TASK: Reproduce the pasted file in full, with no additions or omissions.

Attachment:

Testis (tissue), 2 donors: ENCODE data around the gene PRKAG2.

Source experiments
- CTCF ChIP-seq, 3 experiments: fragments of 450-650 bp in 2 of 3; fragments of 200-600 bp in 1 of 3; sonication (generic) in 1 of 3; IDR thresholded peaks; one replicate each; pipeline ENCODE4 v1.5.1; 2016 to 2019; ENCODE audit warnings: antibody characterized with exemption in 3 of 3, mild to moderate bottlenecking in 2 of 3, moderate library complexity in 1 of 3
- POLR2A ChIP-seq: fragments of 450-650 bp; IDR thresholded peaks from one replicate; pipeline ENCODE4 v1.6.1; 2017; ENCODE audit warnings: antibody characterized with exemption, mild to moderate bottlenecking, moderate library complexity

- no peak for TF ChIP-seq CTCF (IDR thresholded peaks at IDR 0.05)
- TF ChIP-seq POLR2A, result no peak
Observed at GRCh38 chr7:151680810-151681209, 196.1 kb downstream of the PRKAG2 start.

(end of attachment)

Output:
Testis (tissue), 2 donors: ENCODE data around the gene PRKAG2.

Source experiments
- CTCF ChIP-seq, 3 experiments: fragments of 450-650 bp in 2 of 3; fragments of 200-600 bp in 1 of 3; sonication (generic) in 1 of 3; IDR thresholded peaks; one replicate each; pipeline ENCODE4 v1.5.1; 2016 to 2019; ENCODE audit warnings: antibody characterized with exemption in 3 of 3, mild to moderate bottlenecking in 2 of 3, moderate library complexity in 1 of 3
- POLR2A ChIP-seq: fragments of 450-650 bp; IDR thresholded peaks from one replicate; pipeline ENCODE4 v1.6.1; 2017; ENCODE audit warnings: antibody characterized with exemption, mild to moderate bottlenecking, moderate library complexity

- no peak for TF ChIP-seq CTCF (IDR thresholded peaks at IDR 0.05)
- TF ChIP-seq POLR2A, result no peak
Observed at GRCh38 chr7:151680810-151681209, 196.1 kb downstream of the PRKAG2 start.